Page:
USE ALL YOUR SENSES TO IDENTIFY PLANTS AND ANIMALS
"I don't see it, but there's a cottonmouth somewhere close by." I have made such a statement many times over the years. A venomous cottonmouth, aka water moccasin, emits a musky odor when perturbed, and an ecologist walking close by a cottonmouth coiled in a swamp perturbs it. The pungent smell is quite recognizable and usually brings everyone to a halt until the unhappy serpent is located. A cottonmouth is little threat if allowed to go about its business while you go about yours, so being aware of its presence can be important. Your sense of smell can alert you that a cottonmouth is nearby and help you avoid stepping on it.
Vision is the sense most people rely on for interpreting what is happening around them. Likewise, most people use sight in their appreciation of nature--birds at a feeder, flowers in the woods, squirrels leaping from tree to tree. Shape and color are primary cues used in identification. Behavior is also part of the complex of features commonly used in recognizing life in the world around us. Even some plants have recognizable behaviors. The evening primrose unfurls from a bud to a fragrant, open flower in five seconds. A remarkable botanical sight to behold. The behavior occurs around dusk and the flower blasts its perfume into the air, attracting moths that pollinate it.
We are accustomed to the fragrance of flowers, but to experience the scent of some plants, no flower need be present. On your next walk through the woods, in the park, or around your yard take a leaf from various trees and shrubs. Close your eyes, rub the leaf between your thumb and fingers, and sniff. Some trees are readily identifiable by their scent. The smell of a leaf from sassafras, sweet myrtle, or pecan and hickory trees is distinctive. Some leaves will have no scent, but a walk around the neighborhood tearing leaves off of plants and smelling them can lead to interesting experiences. Obviously, you do not want one of those experiences to be an encounter with an irate neighbor who thinks you are vandalizing her yard, so be circumspect. Also, learn what poison ivy and poison oak look like. The plant won't mind your tearing off a leaf, but you will.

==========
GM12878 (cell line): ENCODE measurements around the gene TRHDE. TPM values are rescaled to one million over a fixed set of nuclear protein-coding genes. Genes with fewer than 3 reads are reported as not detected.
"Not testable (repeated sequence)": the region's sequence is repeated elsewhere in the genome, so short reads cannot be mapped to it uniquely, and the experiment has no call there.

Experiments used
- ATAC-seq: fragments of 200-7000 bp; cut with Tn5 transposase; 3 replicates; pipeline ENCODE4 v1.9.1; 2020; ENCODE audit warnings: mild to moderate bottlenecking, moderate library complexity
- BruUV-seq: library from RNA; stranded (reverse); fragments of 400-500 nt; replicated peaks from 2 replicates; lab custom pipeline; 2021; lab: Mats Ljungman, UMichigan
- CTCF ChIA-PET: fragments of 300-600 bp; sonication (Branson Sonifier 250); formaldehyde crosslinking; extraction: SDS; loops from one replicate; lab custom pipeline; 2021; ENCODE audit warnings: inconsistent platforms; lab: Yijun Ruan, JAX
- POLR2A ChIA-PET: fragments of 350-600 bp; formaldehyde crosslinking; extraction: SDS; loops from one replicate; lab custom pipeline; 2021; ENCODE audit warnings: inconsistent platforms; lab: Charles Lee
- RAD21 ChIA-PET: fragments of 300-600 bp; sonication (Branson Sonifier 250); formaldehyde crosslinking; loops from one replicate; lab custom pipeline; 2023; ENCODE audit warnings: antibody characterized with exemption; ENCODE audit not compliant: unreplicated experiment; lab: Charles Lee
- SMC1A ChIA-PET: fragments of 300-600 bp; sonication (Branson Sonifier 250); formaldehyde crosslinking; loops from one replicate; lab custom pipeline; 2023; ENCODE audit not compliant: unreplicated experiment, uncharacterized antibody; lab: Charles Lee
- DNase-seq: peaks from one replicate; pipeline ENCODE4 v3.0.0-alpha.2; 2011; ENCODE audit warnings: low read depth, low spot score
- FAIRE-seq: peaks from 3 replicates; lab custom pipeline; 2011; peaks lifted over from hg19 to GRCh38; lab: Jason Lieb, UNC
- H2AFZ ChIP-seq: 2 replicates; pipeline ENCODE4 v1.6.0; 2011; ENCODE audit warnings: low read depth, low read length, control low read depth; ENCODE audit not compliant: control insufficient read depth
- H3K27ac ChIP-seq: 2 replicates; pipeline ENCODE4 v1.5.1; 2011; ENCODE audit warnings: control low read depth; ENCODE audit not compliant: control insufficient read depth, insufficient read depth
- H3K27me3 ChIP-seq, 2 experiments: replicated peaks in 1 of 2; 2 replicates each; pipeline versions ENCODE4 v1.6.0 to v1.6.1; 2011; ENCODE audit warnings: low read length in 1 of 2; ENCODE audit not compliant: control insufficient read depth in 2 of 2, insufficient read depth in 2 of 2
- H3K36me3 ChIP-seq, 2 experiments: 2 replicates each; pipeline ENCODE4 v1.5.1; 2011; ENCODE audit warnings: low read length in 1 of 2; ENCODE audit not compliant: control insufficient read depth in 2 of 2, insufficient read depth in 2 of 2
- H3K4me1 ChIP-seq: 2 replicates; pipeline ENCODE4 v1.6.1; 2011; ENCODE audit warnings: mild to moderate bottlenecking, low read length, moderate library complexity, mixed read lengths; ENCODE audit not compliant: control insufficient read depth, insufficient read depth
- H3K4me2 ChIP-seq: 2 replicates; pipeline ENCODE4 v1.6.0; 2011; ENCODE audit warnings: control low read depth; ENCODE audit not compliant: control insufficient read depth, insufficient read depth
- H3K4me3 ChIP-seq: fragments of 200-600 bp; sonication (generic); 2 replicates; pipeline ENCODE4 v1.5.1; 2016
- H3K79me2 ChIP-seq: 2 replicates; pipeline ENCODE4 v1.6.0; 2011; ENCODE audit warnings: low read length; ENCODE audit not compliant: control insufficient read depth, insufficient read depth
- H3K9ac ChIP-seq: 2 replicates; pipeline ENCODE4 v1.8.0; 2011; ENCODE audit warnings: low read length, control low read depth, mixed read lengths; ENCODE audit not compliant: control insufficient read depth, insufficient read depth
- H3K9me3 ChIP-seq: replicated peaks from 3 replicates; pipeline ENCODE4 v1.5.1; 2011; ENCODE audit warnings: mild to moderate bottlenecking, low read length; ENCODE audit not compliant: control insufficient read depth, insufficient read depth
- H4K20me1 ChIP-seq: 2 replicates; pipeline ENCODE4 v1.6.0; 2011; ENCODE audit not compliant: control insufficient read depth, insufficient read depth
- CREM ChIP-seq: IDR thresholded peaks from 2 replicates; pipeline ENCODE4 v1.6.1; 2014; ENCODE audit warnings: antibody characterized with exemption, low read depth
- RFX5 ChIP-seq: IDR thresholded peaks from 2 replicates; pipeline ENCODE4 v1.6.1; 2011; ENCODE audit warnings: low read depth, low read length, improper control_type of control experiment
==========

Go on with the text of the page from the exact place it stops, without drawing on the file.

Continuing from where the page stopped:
Next to sight, hearing is the most commonly used sense in animal identification. Birds and insects are obvious examples. The only times we get to experience some of them on a regular basis is by hearing them. Cicadas, katydids, whippoorwills, and chuck-will's-widows are more likely to be heard than seen. Learn to enjoy the auditory experience and knowing that the species is around. Many animals make sounds that are different from the stereotypical image we have of them. For example, when we consider the call of blue jays we think of the raucous, bullying sound that characterizes them. But blue jays make many other sounds, including one made occasionally that is almost melodious; it is certainly not as obnoxious sounding as what we usually hear. Or pick up a bessie bug beetle, one of the black, bullet-shaped creatures found in rotting logs. Hold it to your ear and listen to it hiss. Learn to listen for sounds of nature that are outside the ordinary.
The sense of touch is one that can offer unusual nature experiences. Most people know what it feels like to stroke a cat's fur, scratch a dog's head, or rub a bird's feather between their fingers. I recently let some friends compare the touch of the smooth scales on a kingsnake's body to the rough, keeled scales of a watersnake. You may not be able to do that, but you can explore the texture of different mushrooms by pinching off little pieces for comparison. Touch, but do not taste unless you are positive the plant is safe.
smell, touch, taste: using all five senses whenever possible will enhance
your experiences with the natural world, making even a stroll around your
own backyard more enjoyable.
you have an environmental question or comment, email